I use GNU-Octave for my mathematical work because,
Octave is FREE. It is distributed under the terms of the GNU General Public License.
I prefer using command line interface. GNU Octave is almost compatible with Matlab ™. Although it is quite similar to Matlab ™, gnu-octave doesn’t offer the famous “Simulink” package. I treat it as a boon in disguise. I like to write the octave script as per my need and understanding so “simulink” is not really my cup of tea.
GNU Octave assumes that everything is a matrix. In short it can crunch numbers in groups and arrays. Linear algebra defines matrix arithmetic in a special way. Here the dimensions of the two operand matrices are crucial. GNU Octave can do all such operations. In addition to those, it can do element wise operations.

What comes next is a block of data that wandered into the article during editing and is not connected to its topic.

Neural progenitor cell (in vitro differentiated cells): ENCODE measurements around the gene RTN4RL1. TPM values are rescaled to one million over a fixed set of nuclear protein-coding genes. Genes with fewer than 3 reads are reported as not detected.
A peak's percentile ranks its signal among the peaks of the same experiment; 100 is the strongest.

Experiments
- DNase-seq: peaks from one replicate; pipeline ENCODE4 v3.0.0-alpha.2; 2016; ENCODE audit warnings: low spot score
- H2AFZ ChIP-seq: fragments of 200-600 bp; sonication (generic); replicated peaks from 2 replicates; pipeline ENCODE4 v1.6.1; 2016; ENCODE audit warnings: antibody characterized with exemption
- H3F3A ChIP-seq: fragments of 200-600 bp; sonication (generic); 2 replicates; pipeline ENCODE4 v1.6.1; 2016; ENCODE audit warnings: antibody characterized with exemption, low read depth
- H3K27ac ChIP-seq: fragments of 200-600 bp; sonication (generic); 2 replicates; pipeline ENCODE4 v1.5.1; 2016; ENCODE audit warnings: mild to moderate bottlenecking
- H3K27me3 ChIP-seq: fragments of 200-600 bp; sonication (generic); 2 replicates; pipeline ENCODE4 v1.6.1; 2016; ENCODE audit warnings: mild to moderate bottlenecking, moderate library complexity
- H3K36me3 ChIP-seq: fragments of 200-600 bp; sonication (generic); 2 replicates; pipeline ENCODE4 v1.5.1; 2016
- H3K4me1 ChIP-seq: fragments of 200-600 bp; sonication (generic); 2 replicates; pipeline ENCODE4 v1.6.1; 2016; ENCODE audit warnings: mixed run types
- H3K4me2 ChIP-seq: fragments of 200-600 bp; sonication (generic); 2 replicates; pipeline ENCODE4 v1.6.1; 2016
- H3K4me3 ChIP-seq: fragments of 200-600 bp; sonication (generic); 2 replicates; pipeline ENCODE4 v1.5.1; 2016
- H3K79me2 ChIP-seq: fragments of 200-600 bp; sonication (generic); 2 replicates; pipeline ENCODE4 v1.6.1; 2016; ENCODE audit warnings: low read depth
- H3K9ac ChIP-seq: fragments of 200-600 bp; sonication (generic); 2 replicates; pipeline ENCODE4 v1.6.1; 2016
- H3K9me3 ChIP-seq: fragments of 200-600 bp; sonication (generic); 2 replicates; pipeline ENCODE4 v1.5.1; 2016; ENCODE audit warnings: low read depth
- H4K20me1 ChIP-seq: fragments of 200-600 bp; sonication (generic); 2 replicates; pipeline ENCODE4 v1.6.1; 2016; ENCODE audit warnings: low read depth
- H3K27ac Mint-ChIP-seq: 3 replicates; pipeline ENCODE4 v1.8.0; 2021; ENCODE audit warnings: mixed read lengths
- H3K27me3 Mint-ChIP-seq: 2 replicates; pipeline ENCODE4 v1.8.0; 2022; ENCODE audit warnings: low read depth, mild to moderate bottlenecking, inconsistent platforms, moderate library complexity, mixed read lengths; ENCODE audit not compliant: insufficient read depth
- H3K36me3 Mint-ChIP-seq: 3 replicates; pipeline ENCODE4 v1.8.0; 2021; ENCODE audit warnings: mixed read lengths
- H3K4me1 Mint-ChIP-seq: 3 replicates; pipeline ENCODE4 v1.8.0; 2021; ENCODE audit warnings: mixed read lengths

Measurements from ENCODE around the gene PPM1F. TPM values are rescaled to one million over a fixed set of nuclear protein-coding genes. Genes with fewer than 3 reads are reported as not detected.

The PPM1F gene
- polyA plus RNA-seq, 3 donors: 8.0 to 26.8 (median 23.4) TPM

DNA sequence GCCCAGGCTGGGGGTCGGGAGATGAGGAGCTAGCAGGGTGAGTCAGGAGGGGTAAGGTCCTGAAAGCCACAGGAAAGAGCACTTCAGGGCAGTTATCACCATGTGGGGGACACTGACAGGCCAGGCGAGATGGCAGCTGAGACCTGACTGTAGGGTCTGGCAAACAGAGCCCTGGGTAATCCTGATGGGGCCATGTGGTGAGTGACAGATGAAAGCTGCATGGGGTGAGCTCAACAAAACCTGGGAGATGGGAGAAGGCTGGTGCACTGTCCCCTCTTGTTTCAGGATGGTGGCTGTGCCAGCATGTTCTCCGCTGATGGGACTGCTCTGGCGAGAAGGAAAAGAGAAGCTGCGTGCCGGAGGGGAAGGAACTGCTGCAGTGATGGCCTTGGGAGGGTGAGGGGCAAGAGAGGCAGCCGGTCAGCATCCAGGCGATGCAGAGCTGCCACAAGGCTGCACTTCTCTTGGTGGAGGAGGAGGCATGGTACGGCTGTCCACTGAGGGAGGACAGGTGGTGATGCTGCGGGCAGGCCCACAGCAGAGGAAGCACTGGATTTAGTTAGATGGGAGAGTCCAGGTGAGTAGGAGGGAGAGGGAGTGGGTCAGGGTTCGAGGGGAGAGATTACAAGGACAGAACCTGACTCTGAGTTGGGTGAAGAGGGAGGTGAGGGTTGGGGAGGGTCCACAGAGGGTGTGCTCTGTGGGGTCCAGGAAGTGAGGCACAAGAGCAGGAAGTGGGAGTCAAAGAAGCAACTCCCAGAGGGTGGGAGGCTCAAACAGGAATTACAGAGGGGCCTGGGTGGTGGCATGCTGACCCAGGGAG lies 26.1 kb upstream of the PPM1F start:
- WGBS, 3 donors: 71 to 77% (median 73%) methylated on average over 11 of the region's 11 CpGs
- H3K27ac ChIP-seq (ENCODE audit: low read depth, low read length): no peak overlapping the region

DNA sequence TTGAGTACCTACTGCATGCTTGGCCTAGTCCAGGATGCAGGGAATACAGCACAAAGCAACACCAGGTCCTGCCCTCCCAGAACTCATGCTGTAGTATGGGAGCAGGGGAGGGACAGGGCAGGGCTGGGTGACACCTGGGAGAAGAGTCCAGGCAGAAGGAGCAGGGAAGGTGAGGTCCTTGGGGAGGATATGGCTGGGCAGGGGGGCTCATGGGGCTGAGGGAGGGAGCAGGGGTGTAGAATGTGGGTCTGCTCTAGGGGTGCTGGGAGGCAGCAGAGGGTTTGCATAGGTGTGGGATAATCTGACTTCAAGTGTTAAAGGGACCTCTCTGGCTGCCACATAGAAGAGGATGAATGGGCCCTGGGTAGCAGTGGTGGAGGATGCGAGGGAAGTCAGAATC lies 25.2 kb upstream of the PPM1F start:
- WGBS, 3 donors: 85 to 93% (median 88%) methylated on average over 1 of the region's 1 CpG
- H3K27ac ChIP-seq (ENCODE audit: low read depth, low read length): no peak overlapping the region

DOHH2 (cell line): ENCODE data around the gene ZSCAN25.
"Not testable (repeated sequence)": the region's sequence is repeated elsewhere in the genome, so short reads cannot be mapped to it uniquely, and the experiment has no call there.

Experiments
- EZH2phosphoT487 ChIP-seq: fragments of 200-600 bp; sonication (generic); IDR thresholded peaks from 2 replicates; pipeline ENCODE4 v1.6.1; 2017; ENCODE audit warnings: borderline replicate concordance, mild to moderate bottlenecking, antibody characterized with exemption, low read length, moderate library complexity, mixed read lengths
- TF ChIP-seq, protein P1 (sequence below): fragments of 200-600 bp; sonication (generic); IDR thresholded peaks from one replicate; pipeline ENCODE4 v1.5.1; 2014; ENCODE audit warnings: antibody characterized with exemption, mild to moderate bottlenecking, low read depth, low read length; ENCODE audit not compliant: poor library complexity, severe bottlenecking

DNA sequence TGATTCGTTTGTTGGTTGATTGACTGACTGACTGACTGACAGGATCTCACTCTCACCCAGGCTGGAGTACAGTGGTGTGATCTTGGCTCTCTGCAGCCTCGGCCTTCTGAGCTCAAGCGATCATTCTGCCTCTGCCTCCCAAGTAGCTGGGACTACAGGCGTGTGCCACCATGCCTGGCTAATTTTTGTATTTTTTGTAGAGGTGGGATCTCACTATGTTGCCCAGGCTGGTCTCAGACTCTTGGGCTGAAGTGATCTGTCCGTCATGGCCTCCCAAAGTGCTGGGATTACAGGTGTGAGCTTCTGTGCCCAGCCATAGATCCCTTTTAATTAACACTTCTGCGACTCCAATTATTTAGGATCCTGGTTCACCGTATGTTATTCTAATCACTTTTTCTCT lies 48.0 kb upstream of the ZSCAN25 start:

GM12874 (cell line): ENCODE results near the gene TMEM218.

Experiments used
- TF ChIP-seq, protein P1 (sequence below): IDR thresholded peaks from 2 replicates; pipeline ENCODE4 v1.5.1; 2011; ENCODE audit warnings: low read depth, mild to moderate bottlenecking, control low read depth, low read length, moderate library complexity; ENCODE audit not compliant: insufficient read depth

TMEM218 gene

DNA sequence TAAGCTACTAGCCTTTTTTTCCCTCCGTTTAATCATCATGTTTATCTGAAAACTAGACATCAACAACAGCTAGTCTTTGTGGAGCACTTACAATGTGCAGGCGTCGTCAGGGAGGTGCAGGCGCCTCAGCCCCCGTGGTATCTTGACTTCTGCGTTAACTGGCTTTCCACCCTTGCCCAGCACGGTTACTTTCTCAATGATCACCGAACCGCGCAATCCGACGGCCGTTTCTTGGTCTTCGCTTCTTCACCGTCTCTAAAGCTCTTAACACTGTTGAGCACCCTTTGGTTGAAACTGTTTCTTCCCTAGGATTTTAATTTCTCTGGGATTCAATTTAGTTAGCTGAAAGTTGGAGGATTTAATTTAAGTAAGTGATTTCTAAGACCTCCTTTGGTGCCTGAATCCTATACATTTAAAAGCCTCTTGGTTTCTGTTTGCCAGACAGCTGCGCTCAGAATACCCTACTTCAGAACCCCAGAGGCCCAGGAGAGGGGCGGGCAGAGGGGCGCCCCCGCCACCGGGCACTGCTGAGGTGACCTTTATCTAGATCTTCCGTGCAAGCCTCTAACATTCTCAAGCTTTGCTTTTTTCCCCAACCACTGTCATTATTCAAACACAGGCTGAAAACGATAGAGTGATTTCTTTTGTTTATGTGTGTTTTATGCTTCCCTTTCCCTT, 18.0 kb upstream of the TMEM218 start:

GNU Octave can handle complex numbers, so it is very handy for the electrical engineering related scripts.
Many “extensions” are available for the main GNU Octave. These are called as “packages”. Packages are similar to the toolboxes for Matlab. Packages for many science,engineering and mathematical topics can be very useful in dealing with specific domain. e.g. Control systems engineering package can handle complex math involved in automatic feedback control systems. I normally use packages like control , instrument-control, image and signal packages. Various other packages are available here.
While using GNU-Octave , the inbuilt help is worth using. In addition to the “help” command, commands like “doc” and “look for” are very useful. I always seek help from GNU-Octave forums, and use octave wiki.
While I use GNU-Octave , I learn a lot. This blog site is a log of my learning GNU-Octave.